"The approach we took to building the Lake Highlands Station on an existing rail line can definitely be transferred to any other deferred stations we may build," says DART Project Manager Reza Shirmanesh.

Center of Attention
Adjacent to station will be the Lake Highlands Town Center, an ambitious, 70-acre, mixed-use, transit-oriented development currently under construction. As planned, the center will allow residents to do most, if not all, of their shopping in the neighborhood.

"This project breathes new life into the Lake Highlands community, taking transit-oriented development to a new level, offering what will be the convenience of transportation, shopping, public parks and a broad range of housing options in one premier destination," says District 10 Dallas City Councilmember Jerry Allen, who was instrumental in securing funding for the station during his tenure as a DART board member.

According to Stephanie Colovas, senior managing director at Prescott Realty, infrastructure work throughout the 70-acre site will be complete by year's end, including site grading, utilities, retaining walls, street/sidewalk construction, lighting and landscaping. Prescott will also finish a new bridge north of Walnut Hill and a 20-acre park with a lake, amphitheatre, water features and a hike and bike trail connecting to Lake Highlands Station. The hike and bike trail will eventually connect south to White Rock Trail.

"Phase I of vertical construction is anticipated to start by the end of First Quarter 2011 and will include 200 luxury multi-family units and approximately 100,000 square feet of retail," says Colovas.

Nature Takes its Course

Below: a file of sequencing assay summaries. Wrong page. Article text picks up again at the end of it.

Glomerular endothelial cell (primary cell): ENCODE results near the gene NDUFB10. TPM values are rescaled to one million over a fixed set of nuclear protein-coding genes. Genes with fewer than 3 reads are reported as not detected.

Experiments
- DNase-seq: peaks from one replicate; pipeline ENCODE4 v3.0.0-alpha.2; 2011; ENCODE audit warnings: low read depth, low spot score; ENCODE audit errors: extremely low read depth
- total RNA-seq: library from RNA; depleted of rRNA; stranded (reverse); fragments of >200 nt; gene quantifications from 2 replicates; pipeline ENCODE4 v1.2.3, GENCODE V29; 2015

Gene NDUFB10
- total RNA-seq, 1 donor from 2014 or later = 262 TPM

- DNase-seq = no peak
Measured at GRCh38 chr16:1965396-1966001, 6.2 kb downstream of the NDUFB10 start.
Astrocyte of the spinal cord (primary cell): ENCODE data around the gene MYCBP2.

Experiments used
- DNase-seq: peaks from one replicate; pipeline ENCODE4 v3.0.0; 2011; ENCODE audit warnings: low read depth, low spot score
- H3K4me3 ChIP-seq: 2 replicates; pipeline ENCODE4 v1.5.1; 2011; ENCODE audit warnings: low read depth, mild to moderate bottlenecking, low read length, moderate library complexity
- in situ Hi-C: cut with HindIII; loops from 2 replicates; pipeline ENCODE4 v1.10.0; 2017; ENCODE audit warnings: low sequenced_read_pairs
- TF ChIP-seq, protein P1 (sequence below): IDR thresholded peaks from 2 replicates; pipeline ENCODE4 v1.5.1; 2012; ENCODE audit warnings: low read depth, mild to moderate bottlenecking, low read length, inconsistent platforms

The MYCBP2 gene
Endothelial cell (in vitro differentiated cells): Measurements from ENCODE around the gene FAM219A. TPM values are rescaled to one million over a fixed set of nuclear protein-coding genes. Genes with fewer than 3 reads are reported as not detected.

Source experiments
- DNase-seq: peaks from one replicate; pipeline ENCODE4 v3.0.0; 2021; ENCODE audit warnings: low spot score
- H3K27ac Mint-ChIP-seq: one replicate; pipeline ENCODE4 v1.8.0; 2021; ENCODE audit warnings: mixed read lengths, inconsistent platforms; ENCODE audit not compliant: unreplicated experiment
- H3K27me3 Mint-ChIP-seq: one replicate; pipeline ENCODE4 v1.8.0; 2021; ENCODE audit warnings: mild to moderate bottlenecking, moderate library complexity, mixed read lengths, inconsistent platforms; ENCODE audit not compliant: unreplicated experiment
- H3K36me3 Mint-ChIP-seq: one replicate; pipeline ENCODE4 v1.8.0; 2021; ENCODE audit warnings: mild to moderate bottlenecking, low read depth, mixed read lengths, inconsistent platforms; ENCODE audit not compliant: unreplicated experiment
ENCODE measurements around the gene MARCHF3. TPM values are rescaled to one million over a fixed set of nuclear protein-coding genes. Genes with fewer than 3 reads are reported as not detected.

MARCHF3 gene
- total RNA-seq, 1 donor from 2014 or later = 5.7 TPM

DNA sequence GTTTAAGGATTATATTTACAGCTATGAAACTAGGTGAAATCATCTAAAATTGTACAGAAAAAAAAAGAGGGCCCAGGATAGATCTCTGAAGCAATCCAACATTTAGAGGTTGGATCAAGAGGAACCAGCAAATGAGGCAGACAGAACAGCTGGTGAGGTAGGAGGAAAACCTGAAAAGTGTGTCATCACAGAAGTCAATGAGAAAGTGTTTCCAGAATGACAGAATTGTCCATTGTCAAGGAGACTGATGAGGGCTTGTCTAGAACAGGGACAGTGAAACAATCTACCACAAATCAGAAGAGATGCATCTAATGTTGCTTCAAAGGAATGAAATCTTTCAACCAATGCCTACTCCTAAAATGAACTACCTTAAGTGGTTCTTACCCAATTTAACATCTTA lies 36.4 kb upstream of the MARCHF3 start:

The design of the Lake Highlands Station reflects the natural charm of the area, which straddles the banks of White Rock Creek. The intent, according to station artist Jennifer Sereno, is to segue from the ultra-modern environs of Lake Highlands Town Center to the wellestablished, tree-lined neighborhoods to the east.

Accordingly, there is a heavy emphasis on landscaping, including colorful seasonal perennials and plenty of local stone. The modular aspect of the station construction shaped the art and design, as well.

Leaf, fossil and paw imprints were set into the pre-cast concrete platforms.
Leaf, fossil and paw imprints were set into the pre-cast concrete platforms.
"Instead of pavers, the concrete of the station platform is imprinted with oak leaves, fossils and plant life native to the area," says Sereno, who worked closely with the surrounding community to customize the station. "The columns are encircled in a recessed vine pattern, also imprinted directly into concrete."

In a nod to the Lake Highlands High School mascot, a series of "wildcat" paw prints appear in the concrete platform.

Sidewalks, trails and streets in the Lake Highlands Town Center are planned to provide linkages to and from the station. Among those, a long walkway twists and turns from the development up to the platform, making a subtle reference to the meandering creek nearby.

Station construction took place without disrupting Blue Line service.
Station construction took place without disrupting Blue Line service.